Grant will let U study child sexual abuse

Mehgan Lee

Researchers in the University’s Academic Health Center received a grant to study whether there are any unique factors or characteristics that lead adolescent sexual offenders to commit child sexual abuse and sexual assault.

According to an article in The Prevention Researcher, a newsletter for professionals working with youth, half of all adult sexual offenders begin sexually abusive behavior in their adolescence.

However, there is not much academic research on risk factors that lead youth to commit sexual crimes, said Michael Miner, one of the study’s researchers and a professor in the Department of Family Practice and Community Health.

“At this point, all we have are theories,” he said.

But if researchers can identify risk factors that lead youth to commit sexual abuse against children and sexual assault, then more effective prevention programs can be developed, Miner said.

“Our ultimate goal is to eliminate this kind of behavior and protect women and children from exploitation,” he said.

Miner said men can also be the victims of sexual assault, but it occurs less frequently than it does with women and children.

“Protecting adult men is less of an issue,” he said.

Adolescent sexual offender treatment programs’ policymakers will use the research, Miner said. Currently, the State Legislature is looking at revising the criminal code for sexual offenders.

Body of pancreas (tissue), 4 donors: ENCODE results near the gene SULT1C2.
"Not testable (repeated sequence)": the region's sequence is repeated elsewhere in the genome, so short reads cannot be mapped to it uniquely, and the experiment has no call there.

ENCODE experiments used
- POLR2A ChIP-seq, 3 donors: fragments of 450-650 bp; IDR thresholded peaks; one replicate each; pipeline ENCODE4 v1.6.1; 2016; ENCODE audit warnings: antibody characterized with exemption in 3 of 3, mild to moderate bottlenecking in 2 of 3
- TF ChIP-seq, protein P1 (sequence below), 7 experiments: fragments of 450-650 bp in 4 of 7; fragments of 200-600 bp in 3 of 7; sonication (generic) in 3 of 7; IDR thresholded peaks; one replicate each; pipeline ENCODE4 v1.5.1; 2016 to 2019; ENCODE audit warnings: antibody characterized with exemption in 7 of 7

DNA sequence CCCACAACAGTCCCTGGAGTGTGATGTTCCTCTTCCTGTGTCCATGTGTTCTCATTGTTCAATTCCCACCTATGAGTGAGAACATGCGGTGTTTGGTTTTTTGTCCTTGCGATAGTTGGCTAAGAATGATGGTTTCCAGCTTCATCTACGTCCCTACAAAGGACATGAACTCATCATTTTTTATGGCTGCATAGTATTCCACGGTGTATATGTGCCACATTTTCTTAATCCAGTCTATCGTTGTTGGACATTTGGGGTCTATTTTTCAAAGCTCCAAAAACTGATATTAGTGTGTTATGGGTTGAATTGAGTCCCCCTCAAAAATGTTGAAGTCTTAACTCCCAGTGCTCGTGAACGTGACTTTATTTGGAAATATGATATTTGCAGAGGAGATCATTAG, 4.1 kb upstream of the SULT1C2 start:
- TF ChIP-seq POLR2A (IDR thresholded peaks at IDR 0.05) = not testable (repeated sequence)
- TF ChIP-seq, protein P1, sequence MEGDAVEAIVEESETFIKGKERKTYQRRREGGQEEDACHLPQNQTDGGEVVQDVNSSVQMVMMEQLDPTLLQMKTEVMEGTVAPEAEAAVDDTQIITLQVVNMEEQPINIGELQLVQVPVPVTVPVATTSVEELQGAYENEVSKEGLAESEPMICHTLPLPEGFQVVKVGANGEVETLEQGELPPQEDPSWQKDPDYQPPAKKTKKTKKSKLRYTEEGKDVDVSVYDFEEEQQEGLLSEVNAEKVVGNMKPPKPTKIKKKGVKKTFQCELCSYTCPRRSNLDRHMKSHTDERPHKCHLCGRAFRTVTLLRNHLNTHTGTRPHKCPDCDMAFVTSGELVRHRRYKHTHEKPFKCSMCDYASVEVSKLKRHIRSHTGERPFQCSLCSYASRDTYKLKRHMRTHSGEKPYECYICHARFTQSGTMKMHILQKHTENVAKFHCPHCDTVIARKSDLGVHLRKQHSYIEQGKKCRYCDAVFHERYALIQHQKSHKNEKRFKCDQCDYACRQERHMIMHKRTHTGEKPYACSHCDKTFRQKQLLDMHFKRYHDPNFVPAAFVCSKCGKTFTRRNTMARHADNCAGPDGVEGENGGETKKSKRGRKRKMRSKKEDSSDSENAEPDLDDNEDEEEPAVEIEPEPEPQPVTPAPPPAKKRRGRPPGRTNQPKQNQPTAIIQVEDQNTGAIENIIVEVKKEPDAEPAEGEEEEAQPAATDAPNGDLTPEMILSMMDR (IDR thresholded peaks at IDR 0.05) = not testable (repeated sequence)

“This kind of research will inform that process,” Miner said.

The study will involve approximately 200 adolescent sexual offenders. Researchers will recruit the volunteers from probation departments, juvenile detention facilities and sexual offender treatment programs.

Miner said the volunteers will be paid $25 each to answer questionnaires and participate in two-hour interviews. Researchers will examine the adolescents’ criminal records, as well as their attitudes about women and sexuality, concepts of masculinity and femininity, perceptions of social isolation, relationships with peers and consensual sexual experiences, he said.

Similar research will be conducted with 100 adolescent criminals to discover if the groups share any common characteristics and risk factors, he said.

The Centers for Disease Control and Prevention provided the $755,378 grant. The study will be conducted over the next three years.

Miner said the University is on the cutting edge of research in a variety of fields.

“This is another area where we’re leading the way in important contemporary problems,” he said.